The Russian Federation has set aside US$1billion to assist Russian companies wanting to invest in the Ghanaian economy, in a move aimed at reinvigorating the sixty-year old diplomatic relations that exist between the two countries and which were strongest in the Nkrumah era.
The Russian Embassy in Accra has been celebrating 60 years of established diplomatic relations with Ghana, and at a reception in that regard Chairman of the Ghana Russian Business Development Council, Dr. Lawrence Awuku-Boateng, explained that Ghanaian business people wanting do business with Russia will also be assisted.
The money, he said, will be disbursed through the Russian Export Centre.
“I am glad to announce that the Russian government has decided to assist all Russian Companies who would like to work in Ghana, and Ghanaian companies who would like to do business with the Russians should contact the Embassy or Council for assistance.”
In an interview with B&FT at the event, Ambassador of the Russian Federation H. E. Dmitry Suslov said his country is committed to building “sustainable partnerships” with Ghana.
“I can see Ghana now attracts more Russian businesses due to its stable democracy, sustainable macroeconomic performance and the advanced business infrastructure.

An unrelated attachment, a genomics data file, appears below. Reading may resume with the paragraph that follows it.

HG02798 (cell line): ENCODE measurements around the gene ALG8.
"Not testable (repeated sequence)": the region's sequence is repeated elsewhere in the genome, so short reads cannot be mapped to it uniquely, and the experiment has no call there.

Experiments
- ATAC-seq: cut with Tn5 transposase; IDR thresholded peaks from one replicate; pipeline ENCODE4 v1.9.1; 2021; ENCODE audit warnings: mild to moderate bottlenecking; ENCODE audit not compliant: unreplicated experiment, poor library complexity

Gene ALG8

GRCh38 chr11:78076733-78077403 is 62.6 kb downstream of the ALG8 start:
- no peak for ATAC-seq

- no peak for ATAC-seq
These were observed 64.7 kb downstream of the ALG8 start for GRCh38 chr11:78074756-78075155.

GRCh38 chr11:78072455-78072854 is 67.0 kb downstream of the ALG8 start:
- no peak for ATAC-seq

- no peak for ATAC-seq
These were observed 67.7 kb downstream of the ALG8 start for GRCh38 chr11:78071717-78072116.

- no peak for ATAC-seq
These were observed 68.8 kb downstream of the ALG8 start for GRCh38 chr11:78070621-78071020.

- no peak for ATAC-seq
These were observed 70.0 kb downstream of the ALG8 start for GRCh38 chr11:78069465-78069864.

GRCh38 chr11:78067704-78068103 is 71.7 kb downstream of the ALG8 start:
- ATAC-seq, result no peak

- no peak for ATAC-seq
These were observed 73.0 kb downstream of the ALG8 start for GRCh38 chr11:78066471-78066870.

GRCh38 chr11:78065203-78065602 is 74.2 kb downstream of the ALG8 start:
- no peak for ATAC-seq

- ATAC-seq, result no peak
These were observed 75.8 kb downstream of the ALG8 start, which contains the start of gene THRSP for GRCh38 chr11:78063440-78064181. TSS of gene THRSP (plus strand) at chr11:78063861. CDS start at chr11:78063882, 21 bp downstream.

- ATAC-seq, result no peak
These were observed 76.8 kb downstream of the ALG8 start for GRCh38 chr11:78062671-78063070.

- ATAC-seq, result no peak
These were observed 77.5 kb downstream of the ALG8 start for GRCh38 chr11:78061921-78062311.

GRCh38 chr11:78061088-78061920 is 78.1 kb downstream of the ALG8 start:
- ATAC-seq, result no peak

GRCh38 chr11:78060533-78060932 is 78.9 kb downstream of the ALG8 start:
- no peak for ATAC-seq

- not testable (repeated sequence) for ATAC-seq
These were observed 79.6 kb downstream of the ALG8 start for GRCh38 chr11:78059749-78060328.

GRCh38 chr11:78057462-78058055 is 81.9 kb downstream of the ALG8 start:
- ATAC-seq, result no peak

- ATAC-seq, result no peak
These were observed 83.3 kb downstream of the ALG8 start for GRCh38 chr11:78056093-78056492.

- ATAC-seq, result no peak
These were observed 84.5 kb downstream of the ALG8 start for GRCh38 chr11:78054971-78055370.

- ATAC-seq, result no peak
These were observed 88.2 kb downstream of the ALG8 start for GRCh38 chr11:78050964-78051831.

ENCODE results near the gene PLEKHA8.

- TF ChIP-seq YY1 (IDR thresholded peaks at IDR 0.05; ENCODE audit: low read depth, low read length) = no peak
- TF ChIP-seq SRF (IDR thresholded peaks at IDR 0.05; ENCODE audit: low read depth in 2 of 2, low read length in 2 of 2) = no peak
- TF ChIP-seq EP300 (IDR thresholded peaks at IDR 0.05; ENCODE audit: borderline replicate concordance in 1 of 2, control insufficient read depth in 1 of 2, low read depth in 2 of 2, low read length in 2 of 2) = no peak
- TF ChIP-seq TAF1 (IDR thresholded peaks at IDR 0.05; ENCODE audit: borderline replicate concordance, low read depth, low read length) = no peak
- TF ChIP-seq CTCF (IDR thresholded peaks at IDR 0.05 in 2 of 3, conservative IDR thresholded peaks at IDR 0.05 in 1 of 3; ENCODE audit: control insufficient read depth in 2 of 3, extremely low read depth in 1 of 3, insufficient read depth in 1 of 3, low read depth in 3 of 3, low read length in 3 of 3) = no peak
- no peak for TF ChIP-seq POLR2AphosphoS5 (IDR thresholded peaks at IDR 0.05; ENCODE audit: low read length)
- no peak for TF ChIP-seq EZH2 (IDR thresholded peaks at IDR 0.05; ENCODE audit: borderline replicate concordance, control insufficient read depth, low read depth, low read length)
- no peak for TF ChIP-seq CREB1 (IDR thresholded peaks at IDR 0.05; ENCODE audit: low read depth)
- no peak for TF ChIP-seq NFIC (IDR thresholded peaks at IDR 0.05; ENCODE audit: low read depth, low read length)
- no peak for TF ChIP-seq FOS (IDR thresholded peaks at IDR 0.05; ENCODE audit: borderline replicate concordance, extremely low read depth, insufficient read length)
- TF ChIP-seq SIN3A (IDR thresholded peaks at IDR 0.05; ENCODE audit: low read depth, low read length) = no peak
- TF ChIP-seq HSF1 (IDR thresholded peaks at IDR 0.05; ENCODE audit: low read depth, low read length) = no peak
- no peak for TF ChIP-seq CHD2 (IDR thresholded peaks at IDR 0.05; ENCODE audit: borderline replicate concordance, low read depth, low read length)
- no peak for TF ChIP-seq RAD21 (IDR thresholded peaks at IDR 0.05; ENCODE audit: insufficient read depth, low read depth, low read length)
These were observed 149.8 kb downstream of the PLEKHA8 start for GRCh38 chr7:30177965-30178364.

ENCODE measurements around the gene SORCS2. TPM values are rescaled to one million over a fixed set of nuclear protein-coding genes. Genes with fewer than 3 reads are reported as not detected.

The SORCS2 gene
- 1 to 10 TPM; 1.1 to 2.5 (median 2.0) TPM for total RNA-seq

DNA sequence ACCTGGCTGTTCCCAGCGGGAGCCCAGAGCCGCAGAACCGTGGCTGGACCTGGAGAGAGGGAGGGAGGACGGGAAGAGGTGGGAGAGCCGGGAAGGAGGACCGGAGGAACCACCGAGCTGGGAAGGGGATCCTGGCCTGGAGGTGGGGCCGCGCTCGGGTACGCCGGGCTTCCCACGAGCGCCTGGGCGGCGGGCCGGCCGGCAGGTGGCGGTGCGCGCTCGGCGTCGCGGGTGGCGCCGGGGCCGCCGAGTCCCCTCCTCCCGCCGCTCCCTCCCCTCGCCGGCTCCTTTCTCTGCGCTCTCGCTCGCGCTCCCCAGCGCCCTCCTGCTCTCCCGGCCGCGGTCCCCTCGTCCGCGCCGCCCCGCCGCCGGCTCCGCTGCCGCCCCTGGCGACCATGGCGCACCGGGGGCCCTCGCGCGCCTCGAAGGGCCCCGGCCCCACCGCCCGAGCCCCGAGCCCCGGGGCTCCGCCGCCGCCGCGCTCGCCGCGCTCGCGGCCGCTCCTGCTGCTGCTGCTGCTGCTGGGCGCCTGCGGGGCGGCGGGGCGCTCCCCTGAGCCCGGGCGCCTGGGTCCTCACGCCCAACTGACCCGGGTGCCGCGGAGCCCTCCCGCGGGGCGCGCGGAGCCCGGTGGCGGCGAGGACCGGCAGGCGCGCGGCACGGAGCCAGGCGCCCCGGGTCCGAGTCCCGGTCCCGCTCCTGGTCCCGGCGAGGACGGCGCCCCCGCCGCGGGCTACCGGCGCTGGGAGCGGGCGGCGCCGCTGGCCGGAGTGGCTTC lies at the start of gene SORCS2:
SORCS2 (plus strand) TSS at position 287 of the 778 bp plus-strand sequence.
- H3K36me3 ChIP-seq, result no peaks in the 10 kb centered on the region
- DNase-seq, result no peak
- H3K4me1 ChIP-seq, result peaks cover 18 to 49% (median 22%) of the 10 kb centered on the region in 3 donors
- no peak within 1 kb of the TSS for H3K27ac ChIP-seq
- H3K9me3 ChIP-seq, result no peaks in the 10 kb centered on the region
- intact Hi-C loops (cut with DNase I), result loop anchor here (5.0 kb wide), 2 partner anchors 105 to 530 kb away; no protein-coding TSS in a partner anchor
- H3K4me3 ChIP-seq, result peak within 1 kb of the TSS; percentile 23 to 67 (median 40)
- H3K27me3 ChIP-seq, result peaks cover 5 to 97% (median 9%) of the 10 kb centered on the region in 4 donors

“The importance of Ghana to Russia as an anchor partner country within the West Africa region is in a way being recognised and affirmed by the continuous presence of Russian delegations in the country,” he said.
Russia has shown keen interest in playing a major role in the Akufo-Addo government’s plan to revamp Ghana’s railway sector.
Its railway company, Geo Services, has said it is ready to invest over US$12.5billion in the redevelopment of Ghana’s Railway network.
Its CEO, Sergey Kamnev, told the B&FT in December that if his company wins the bid, Ghana should expect nothing but the best in railway infrastructure.
Mr. Kamnev led a delegation to attend the market-sounding event organised by the Ministries of Railways Development and Transport, on development of the Eastern Railway Line and Boankra Inland Port projects.
Government is seeking to enter into a Public, Private Partnership arrangement for the two specific projects, for which an estimated US$2.4billion is required.
Figures show that the volume of trade between Ghana and the Russian Federation reached an all-time high of US$257million in 2016, although both sides agrees that there is more room for improvement.
Currently, Russian exports to Ghana consist of fuel, fertilisers, cardboard and paper, while Ghanaian exports to Russia are mainly cocoa beans and other agricultural products.
To enhance the diplomatic, bilateral, and trade ties between the two countries, the Russian Federation has established the Ghana Russian Business Development Council to help in linking up business, education and culture.